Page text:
Reptile Tracks: Can You Tell What Species Made Them?

Question: Is there a way to identify reptiles by their tracks? I saw a field guide for mammal tracks; is there one for reptiles?

Sylvia Nordstrom, Lake Zurich, Ill.

lizard footprints in the sand

Janelle Lugge/shutterstock

What lizard species made these footprints?

Answer: I’ve never heard of a guide focused on that narrow subject. It would probably be impossible to key most serpent trails down with any degree of accuracy.  Generalizations could be made based on the width of crawl tracks and the undulation pattern. Heavy snakes, such as most rattlesnakes, leave a linear path because they move with the classic “caterpillar” or rectilinear motion by using their belly scutes to propel them forward in a series of ripples.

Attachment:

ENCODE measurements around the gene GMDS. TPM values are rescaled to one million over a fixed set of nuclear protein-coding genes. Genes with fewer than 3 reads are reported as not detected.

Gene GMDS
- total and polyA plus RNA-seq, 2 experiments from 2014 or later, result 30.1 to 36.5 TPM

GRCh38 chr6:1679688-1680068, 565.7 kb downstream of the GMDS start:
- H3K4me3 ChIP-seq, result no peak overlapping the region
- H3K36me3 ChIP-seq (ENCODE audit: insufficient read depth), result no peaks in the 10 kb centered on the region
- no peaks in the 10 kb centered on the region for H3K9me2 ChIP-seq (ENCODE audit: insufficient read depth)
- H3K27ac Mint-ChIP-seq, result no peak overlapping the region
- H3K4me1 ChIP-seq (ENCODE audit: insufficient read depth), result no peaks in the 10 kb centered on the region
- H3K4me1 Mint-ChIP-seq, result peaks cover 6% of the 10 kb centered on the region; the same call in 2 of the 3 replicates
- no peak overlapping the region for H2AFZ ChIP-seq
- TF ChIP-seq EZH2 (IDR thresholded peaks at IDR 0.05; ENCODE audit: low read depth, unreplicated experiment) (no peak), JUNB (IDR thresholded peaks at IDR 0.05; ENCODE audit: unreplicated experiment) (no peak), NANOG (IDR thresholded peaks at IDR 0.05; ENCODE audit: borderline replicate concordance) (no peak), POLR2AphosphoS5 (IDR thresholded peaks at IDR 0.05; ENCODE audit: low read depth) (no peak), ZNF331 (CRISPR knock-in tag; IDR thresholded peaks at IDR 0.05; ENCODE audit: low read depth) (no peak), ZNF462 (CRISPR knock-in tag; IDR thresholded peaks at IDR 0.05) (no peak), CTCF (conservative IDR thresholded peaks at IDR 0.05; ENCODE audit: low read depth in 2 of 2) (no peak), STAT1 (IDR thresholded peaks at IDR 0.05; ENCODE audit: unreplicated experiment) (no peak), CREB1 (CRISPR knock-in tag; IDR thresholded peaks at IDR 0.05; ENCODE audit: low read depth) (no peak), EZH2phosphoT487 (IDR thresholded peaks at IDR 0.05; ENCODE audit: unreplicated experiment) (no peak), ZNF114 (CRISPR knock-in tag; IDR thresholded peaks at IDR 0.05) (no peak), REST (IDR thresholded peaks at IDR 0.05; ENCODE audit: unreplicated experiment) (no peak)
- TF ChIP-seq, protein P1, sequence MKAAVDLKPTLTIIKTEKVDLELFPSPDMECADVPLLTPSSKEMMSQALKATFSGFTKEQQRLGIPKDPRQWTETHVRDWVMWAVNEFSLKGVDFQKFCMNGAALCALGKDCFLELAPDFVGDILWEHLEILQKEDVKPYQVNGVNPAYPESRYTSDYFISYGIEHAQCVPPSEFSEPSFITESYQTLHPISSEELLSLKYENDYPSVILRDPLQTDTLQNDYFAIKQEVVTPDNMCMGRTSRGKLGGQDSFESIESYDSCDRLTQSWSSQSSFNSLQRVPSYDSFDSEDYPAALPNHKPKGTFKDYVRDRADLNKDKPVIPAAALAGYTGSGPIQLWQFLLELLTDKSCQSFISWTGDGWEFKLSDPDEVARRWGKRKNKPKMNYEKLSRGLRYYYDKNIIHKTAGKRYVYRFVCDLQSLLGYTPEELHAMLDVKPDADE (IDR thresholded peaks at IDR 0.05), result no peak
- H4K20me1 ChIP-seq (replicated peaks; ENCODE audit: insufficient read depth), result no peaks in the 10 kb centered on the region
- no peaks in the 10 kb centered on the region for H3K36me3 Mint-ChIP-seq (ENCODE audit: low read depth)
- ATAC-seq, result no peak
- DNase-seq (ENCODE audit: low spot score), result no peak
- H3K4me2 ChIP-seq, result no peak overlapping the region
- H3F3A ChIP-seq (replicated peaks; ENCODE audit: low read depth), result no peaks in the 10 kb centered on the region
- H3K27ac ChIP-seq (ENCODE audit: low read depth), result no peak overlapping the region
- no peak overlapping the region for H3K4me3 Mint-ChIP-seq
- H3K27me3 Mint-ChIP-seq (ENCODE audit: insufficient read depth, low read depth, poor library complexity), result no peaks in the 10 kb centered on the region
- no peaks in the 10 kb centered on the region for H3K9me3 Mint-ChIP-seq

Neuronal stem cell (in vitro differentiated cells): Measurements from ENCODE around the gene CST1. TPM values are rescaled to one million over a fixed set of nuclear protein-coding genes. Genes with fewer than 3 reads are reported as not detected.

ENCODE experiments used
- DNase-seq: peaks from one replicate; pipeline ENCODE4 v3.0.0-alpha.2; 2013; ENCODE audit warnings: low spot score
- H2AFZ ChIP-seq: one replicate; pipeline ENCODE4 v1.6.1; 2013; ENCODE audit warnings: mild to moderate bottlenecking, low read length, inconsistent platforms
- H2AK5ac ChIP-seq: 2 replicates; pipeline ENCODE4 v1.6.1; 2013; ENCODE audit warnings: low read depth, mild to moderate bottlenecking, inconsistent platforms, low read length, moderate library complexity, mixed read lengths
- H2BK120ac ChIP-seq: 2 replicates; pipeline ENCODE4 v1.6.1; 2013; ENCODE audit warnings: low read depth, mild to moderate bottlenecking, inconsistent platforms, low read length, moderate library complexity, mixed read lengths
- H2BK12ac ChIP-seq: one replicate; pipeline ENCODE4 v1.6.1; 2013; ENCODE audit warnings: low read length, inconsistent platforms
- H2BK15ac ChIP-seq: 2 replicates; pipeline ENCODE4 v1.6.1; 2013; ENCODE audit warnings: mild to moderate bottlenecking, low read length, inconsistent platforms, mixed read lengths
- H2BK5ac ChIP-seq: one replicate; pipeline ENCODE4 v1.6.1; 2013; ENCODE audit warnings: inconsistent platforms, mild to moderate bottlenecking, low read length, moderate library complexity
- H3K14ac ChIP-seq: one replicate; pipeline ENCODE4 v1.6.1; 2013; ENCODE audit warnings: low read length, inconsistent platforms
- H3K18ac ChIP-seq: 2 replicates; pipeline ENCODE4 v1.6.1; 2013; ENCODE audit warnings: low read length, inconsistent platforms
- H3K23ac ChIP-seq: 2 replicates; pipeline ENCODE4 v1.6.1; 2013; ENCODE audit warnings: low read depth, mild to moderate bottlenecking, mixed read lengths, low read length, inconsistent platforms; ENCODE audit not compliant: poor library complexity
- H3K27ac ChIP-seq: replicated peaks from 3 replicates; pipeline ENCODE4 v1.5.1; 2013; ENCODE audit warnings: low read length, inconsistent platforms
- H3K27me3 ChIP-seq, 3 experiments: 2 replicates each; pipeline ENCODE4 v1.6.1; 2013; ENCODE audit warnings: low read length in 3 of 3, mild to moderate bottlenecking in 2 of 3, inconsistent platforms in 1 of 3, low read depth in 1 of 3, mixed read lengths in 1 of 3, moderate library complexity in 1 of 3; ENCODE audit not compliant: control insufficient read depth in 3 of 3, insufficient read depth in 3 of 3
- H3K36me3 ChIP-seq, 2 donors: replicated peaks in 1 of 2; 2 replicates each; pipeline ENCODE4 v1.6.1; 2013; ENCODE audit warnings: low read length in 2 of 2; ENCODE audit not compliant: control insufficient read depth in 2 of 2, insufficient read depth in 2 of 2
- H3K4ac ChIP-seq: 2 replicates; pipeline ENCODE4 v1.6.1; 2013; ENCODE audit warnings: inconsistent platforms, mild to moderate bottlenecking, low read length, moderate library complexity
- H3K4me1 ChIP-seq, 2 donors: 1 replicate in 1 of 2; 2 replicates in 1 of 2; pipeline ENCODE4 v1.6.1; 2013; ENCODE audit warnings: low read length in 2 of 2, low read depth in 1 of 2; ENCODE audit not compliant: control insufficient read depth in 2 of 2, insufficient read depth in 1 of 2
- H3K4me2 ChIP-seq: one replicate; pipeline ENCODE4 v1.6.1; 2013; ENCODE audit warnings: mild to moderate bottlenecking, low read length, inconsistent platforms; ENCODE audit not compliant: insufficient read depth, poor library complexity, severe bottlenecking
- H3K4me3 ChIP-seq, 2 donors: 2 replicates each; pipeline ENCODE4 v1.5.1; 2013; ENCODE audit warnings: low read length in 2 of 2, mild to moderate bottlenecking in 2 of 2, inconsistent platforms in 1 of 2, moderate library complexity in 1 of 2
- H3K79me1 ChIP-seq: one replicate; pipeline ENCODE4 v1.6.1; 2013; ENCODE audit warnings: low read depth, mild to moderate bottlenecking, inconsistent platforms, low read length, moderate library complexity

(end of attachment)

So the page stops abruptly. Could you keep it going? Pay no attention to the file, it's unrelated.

Research Says Some Lizards Ran On Hind Legs 110 Million Years Ago

Faster, more slender species usually tend to use a concertina-like motion, using anchor points to push their bodies ahead. This works by alternating thrusts off rocks and branches, and sometimes just by pushing into soft sand to form a place to shove off.

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